Blockchain & IoT – How "Crypto" Most likely, Herald Industry is going to 4.0

As more people start learning about the “blockchain” due to Bitcoin, its roots and applications go deeper.

Blockchain is a technology in itself. It strengthens Bitcoin, and in fact is the reason why * so * new ICOs are hitting the market – creating an “ICO” is ridiculously easy (there are no barriers to entry).

The purpose of the system is to create a decentralized database – which means that a computer network (usually managed by individual people) can operate, rather than relying on people like Google or Microsoft to store data. in the same way as a larger company.

To understand the consequences of this (and thus where technology will take the industry), you need to look at how the system works at a basic level.

Created in 2008 (1 year before Bitcoin), it is an open source software solution. This means that the source code can be edited and downloaded by anyone. However, it should be noted that the central “repository” can only be changed by certain individuals (so the “development” of the code is generally not free for everyone).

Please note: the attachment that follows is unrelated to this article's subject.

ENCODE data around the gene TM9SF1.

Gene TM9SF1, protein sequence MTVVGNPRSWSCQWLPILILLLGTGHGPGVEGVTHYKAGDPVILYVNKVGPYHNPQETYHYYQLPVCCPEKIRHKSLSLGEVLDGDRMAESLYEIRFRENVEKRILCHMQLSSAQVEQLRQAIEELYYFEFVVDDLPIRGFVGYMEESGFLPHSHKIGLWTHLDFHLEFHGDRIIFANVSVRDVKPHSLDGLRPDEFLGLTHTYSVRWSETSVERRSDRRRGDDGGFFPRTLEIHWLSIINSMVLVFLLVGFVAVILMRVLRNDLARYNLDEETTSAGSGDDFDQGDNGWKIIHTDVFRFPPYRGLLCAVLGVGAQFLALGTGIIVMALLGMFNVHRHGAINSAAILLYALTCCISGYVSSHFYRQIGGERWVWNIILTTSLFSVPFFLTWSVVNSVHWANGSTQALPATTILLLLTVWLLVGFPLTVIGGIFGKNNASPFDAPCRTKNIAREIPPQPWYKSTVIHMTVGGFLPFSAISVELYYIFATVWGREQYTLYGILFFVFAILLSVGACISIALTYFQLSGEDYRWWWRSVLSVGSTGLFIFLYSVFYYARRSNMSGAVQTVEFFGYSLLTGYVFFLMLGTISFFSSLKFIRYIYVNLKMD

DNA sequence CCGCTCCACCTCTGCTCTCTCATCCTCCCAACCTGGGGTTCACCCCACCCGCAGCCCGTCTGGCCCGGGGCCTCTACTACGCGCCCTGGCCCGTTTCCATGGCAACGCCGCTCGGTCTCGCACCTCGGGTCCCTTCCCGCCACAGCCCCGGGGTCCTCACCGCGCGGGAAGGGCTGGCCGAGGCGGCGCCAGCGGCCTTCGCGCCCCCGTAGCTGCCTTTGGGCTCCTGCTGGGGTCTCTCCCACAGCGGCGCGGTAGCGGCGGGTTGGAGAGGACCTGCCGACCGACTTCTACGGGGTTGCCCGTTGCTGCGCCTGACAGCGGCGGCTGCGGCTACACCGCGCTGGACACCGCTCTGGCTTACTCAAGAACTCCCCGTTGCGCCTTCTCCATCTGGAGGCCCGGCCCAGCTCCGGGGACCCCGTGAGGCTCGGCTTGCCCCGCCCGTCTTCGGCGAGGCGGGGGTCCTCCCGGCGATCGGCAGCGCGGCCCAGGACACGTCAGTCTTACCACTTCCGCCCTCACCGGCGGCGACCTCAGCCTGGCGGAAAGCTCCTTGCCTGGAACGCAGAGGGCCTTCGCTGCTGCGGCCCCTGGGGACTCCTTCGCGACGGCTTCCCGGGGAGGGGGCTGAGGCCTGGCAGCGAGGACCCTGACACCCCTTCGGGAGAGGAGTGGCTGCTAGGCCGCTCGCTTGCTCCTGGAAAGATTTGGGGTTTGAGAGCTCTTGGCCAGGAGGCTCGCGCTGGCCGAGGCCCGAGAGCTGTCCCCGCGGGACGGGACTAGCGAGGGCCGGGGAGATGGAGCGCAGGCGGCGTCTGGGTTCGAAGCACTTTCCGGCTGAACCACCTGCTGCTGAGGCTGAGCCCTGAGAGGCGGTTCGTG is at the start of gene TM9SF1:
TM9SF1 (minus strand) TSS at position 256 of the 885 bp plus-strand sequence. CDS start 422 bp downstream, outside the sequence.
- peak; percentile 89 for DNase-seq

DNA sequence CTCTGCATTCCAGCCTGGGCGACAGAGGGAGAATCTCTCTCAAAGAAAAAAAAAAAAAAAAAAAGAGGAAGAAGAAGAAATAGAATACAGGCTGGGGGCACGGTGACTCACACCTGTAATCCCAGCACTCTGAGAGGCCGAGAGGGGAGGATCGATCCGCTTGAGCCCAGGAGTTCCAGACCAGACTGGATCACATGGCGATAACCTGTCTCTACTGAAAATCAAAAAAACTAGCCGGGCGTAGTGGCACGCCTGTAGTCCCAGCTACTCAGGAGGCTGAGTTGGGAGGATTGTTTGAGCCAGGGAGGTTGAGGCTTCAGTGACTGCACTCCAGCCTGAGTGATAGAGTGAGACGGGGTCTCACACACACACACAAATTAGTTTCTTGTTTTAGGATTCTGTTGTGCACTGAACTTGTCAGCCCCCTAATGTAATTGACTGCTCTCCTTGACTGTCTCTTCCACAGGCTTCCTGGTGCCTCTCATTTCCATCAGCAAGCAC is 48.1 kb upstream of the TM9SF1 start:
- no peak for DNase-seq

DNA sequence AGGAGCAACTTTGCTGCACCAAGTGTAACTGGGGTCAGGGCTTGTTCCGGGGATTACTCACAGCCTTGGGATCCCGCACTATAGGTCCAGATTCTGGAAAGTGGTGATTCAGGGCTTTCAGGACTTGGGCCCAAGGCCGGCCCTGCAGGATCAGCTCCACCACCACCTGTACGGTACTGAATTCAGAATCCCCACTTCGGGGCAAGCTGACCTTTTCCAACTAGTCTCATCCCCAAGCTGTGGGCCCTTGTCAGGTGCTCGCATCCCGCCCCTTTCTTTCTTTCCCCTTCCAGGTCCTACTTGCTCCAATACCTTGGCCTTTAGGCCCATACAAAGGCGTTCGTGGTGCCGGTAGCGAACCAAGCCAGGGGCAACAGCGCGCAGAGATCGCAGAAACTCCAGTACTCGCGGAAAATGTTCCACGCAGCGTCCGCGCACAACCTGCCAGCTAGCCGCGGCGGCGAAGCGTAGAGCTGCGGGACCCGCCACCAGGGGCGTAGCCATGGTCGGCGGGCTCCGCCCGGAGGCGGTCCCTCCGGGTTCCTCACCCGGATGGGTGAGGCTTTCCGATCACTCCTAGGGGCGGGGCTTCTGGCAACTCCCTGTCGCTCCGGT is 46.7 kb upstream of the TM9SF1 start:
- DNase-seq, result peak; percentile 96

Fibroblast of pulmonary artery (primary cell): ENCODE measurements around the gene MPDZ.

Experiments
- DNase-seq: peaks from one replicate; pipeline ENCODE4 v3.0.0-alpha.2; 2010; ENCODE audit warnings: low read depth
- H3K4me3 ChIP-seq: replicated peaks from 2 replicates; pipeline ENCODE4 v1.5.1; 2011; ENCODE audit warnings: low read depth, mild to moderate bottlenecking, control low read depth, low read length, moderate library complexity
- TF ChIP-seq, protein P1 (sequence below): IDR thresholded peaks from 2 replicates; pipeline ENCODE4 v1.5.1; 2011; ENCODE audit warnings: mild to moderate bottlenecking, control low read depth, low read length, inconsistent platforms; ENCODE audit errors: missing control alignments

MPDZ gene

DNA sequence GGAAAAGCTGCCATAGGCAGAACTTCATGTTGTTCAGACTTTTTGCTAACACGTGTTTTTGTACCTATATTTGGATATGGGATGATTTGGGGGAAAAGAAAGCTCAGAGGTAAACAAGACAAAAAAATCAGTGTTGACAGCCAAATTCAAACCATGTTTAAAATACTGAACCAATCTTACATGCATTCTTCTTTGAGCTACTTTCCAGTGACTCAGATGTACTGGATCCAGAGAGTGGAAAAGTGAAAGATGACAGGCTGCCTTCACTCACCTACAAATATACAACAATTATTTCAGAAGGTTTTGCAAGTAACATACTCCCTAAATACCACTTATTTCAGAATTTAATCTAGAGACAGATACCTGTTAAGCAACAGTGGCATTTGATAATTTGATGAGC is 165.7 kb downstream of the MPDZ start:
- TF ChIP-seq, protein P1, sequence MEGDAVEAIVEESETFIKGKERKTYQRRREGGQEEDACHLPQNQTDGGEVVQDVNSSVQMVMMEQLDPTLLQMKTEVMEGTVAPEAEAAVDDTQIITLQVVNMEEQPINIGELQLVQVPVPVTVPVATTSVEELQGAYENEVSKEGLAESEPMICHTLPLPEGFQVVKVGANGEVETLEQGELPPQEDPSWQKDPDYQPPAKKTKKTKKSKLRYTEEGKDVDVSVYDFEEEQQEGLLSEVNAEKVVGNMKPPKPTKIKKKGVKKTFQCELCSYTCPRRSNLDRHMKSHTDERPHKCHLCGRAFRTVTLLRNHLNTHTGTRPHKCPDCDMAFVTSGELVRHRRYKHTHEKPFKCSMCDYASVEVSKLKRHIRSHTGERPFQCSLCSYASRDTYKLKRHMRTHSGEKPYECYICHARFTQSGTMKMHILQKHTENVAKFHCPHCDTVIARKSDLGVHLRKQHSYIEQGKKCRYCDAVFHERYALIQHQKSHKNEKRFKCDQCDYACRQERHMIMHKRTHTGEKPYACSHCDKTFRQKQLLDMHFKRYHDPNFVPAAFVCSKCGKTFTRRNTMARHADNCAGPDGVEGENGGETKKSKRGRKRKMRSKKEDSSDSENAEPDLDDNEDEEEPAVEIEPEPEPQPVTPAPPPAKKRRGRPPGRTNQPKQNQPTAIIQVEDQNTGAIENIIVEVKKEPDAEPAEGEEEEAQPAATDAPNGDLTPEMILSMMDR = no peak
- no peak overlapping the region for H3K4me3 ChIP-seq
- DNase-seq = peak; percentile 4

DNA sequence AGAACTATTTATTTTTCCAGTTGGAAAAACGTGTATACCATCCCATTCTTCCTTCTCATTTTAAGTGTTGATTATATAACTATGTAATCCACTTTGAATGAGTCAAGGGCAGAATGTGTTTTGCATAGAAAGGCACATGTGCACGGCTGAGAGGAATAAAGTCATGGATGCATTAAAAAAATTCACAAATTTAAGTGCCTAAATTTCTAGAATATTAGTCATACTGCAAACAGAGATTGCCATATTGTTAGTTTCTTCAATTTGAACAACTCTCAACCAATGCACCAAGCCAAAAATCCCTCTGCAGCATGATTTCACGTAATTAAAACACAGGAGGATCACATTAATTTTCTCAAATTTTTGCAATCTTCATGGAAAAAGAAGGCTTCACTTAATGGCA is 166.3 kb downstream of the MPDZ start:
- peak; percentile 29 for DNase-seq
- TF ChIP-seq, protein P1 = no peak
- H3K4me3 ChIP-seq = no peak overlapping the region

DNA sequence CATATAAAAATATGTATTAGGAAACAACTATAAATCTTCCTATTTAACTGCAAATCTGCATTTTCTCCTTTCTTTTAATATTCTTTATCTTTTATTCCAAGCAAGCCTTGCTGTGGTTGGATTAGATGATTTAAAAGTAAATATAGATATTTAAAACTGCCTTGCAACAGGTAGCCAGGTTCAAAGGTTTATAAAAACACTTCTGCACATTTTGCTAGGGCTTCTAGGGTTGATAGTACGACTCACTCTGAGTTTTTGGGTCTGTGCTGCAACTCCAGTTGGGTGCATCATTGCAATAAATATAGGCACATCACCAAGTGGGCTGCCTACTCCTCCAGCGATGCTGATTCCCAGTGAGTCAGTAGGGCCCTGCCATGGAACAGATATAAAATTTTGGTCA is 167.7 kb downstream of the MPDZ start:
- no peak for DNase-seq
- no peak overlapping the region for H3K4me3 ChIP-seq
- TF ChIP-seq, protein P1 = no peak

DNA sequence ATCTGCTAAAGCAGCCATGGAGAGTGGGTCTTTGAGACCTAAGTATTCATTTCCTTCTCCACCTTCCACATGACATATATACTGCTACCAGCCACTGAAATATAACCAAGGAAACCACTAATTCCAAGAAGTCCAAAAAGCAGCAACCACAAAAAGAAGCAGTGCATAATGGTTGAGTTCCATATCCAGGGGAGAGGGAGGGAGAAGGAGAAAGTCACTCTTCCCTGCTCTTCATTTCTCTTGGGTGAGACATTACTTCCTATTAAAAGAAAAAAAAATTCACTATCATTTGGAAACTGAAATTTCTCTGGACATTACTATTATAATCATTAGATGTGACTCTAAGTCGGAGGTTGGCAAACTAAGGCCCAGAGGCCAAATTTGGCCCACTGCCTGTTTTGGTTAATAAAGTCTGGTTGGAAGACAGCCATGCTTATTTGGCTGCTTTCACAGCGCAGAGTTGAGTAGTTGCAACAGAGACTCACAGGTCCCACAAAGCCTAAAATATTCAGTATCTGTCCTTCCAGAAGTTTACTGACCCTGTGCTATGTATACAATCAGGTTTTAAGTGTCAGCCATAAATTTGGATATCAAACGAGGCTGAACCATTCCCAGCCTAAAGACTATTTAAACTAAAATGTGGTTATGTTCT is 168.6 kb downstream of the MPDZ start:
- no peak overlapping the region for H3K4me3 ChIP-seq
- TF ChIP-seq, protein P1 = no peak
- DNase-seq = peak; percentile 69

The system works with something known as a merkle tree – a type of data graph created to provide a version of data to computer systems.

Merkle trees have been used to make a big impact in a number of other systems; especially “GIT” (source code management program). Without much technicality, it basically stores a “version” of some data. This version is numbered and can therefore be downloaded when the user wants to recall the old version. In the case of software development, this means that many source code can be updated on more than one system.

The way it works – is to store a large “document” along with a central data set updates – is basically something that Bitcoin and all other “crypto” systems love. The term “crypto” simply means “cryptographic”, which is a technical term for “encryption”.

Regardless of the main work, the real benefit of a broader “chain” approach is almost the “paradigm” it gives to the industry.

There is an idea called “Industry 4.0” that has been floating for decades. The idea, often compared to the Internet of Things, is that a new layer of “autonomous” machinery can be applied to create more efficient production, distribution and delivery methods for businesses and consumers. Although it was often likened to it, it was never accepted.

Many experts are now looking at technology to facilitate this change. The reason is that the interesting thing about “crypto”, especially as people like Ethereum have proven, is that the various systems built on it can actually be programmed to work with a single layer of logic.

This logic is really what IoT / Industry 4.0 has missed so far, and why do so many look to the “blockchain” (or equivalent) to provide a base-level standard for new ideas to move forward? This standard will allow companies to create “decentralized” applications that enhance smart machines to create more flexible and efficient production processes.